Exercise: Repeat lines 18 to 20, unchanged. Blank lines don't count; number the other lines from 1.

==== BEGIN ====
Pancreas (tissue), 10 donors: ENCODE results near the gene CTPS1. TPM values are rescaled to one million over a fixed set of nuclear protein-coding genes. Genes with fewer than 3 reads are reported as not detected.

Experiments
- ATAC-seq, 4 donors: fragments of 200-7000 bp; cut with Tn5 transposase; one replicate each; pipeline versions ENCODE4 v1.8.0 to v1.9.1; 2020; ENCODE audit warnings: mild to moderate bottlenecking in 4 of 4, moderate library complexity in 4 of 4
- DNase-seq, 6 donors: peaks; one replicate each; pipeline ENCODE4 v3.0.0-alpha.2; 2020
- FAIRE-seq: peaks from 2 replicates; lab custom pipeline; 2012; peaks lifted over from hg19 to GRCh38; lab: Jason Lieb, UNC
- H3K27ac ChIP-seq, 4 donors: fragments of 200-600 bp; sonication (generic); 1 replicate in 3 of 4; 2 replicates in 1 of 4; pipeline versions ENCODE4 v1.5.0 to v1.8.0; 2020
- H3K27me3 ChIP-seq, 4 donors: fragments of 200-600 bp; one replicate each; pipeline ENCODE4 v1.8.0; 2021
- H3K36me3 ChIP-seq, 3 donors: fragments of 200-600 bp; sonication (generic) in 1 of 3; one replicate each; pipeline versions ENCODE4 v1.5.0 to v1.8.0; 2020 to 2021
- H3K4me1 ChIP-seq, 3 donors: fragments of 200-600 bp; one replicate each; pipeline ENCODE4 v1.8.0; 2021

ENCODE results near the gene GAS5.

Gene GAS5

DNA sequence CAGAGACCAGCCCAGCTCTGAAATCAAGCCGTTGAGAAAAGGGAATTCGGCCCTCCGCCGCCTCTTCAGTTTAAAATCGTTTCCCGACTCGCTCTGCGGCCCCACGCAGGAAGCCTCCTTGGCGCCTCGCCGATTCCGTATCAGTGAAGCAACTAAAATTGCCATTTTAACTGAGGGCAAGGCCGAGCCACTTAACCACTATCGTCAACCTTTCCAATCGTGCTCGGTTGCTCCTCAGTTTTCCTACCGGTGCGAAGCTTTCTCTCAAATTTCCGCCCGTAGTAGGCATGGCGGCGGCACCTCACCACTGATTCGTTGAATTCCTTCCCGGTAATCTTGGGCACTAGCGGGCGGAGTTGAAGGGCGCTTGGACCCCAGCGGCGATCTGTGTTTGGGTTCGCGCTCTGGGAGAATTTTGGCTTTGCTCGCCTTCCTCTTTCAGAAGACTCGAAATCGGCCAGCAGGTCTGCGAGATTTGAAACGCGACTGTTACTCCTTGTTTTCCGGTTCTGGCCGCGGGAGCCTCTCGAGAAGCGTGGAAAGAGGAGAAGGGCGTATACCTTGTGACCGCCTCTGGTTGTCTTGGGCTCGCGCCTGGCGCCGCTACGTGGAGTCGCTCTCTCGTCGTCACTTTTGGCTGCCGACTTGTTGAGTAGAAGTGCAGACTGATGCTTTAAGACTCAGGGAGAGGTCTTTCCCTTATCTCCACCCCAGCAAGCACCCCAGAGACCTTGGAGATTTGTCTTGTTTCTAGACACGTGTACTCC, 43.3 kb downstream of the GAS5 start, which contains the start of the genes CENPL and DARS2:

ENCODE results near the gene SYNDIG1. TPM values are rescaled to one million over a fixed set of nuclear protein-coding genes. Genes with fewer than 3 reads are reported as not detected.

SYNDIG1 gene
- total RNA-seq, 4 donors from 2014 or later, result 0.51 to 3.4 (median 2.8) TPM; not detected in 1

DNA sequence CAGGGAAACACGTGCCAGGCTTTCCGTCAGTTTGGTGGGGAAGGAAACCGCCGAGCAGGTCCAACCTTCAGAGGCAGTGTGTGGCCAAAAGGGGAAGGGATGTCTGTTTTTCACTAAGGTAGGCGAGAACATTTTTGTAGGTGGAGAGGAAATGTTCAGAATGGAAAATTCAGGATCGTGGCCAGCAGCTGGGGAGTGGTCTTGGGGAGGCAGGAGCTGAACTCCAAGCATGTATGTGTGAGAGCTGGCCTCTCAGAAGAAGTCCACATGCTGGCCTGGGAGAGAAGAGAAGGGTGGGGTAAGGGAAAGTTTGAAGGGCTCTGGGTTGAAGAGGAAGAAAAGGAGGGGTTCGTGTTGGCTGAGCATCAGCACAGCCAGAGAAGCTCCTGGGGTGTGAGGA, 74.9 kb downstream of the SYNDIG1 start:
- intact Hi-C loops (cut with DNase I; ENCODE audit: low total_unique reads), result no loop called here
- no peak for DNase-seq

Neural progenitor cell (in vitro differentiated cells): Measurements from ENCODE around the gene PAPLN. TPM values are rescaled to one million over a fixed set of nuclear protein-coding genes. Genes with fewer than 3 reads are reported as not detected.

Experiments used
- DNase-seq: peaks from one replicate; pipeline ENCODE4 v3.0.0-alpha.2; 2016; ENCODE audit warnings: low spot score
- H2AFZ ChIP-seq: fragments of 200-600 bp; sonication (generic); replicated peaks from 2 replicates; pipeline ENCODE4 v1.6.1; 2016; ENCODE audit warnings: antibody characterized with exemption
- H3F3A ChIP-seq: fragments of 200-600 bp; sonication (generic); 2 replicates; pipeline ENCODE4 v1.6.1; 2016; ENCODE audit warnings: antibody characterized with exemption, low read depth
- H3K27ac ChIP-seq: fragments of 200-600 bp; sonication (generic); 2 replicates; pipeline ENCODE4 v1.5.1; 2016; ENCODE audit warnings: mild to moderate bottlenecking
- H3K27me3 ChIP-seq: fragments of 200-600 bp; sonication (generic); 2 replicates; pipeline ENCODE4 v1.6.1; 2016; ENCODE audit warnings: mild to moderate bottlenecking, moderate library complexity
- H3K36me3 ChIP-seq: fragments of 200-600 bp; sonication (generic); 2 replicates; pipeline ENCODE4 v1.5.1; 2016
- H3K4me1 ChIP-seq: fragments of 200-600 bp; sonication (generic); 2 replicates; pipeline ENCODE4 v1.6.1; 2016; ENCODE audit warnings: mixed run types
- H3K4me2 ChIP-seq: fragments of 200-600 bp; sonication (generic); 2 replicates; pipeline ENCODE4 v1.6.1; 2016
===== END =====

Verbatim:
- no peak for DNase-seq

Neural progenitor cell (in vitro differentiated cells): Measurements from ENCODE around the gene PAPLN. TPM values are rescaled to one million over a fixed set of nuclear protein-coding genes. Genes with fewer than 3 reads are reported as not detected.

Experiments used